Gribbon told the Free Press reporter that when he entered the house, he struck a match. A voice called out,”Put out that light; we don’t want any of that here.”
He lit another match and “found a young man in bed with a woman.”
The two men had words and a rush was made for the door. Gribbon struck out, attempting to hit Bell — instead, it was later revealed he had hit Mary Spence.
McArthur testified that Bell broke loose from Gribbon’s grip and fled out to the street with Gribbon in hot pursuit.
McArthur said he heard Bell coming behind him. “I turned back and looked ... He came as far as the first corner and stood there; he was on the sidewalk; and the prisoner (Gribbon) came out on the sidewalk a little below the man — or towards the river. The prisoner came towards Main Street until he got opposite the man, who stood close up the fence on the sidewalk.”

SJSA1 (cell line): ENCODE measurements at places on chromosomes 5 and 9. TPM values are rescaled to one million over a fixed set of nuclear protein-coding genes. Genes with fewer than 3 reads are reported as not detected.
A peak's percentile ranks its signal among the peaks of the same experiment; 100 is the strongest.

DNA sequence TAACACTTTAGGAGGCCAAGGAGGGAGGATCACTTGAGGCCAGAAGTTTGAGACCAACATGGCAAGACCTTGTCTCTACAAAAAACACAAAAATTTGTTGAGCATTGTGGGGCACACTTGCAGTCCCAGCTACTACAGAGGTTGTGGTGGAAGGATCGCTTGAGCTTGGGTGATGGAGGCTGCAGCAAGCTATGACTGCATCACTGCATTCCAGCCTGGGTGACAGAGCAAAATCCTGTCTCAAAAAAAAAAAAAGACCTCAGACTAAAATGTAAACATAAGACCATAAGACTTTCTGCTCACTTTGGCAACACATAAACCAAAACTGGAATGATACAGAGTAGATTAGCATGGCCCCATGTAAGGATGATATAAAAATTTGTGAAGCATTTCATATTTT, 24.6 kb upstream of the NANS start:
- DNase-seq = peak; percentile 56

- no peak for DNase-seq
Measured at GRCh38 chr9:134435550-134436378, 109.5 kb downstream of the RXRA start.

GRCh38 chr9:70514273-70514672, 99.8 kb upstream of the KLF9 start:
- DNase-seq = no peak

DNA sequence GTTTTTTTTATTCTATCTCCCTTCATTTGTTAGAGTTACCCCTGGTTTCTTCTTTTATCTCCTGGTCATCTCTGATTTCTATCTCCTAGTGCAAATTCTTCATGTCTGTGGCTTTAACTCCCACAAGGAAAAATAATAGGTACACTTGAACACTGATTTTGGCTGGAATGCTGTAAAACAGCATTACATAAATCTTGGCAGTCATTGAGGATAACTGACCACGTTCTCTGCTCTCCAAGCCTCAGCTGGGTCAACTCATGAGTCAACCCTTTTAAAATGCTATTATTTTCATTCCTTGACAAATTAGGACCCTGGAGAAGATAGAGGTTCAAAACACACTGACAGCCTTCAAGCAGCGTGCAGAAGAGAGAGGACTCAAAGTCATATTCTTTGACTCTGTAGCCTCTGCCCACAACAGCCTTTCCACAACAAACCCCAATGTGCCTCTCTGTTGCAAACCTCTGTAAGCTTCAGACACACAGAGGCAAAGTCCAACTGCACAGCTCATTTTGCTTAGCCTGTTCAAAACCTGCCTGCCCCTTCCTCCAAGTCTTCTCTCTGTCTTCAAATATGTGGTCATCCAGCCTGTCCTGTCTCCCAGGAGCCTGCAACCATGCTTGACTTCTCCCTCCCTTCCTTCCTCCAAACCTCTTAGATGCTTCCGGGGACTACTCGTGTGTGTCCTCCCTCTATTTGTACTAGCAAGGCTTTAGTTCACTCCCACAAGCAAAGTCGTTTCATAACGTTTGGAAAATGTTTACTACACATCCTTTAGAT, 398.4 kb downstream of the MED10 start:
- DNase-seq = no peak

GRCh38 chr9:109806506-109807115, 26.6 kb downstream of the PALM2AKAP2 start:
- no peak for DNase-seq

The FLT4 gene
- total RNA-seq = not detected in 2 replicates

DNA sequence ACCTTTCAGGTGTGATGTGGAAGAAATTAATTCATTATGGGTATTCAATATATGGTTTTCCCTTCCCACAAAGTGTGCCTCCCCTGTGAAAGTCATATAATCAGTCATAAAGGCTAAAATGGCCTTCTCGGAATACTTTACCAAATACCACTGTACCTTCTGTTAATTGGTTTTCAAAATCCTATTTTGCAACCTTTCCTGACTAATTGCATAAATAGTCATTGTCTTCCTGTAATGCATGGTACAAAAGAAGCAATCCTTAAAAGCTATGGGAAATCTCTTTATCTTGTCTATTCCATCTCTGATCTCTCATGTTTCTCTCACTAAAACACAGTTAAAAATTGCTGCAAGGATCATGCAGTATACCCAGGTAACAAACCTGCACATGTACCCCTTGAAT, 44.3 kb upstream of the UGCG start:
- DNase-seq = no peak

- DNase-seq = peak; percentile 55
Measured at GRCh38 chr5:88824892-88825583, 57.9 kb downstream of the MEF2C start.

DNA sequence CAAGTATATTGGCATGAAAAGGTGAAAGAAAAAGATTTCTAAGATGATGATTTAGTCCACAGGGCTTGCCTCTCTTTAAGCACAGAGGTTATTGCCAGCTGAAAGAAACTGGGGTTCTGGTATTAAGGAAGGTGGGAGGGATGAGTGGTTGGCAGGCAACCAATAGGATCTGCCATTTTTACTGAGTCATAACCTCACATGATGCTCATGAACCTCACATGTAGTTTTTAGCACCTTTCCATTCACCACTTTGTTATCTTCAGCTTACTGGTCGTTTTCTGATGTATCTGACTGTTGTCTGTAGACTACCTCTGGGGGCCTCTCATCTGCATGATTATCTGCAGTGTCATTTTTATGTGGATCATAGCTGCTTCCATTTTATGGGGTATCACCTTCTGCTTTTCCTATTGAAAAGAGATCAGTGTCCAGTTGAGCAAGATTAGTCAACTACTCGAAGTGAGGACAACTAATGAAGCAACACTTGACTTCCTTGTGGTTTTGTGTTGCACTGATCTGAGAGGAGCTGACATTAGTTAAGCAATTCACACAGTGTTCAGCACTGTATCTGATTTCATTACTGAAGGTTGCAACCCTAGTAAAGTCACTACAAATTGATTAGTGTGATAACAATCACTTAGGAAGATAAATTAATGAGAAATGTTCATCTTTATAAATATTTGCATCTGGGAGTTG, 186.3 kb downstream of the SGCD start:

On the sidewalk, the altercation took a deadly turn.
The conversation on the street leading to the shooting can be pieced together using testimony from several witnesses, including Gribbon, during the trial (Manitoba Gazette, October 26, 1878) and the coroner’s inquest (Free Press, April 20, 1878).
“I will put a ball through you, you son of a b--ch,” Bell threatened, supposedly drawing a pistol.
“Stand back,” was heard from Bell by another witness.
Several witnesses said they saw Bell holding a vest and other clothing over his arm and not a gun.
“You had better put that up (the pistol); two can play that game.” said Gribbon.
McArthur confirmed that this was essentially what Gribbon said.
McArthur said he clearly heard a click as the hammer of a pistol was pulled back by Bell. He was the only witness who said Bell had a pistol in his hand.
Gribbon rushed at Bell and they began to scuffle and a shot rang out.
Bell began to drop to the ground. “Let me go! Oh, God, I am shot!” he cried out as he fell.
Gribbon said he heard a gurgle in Bell’s throat and knew he was mortally wounded.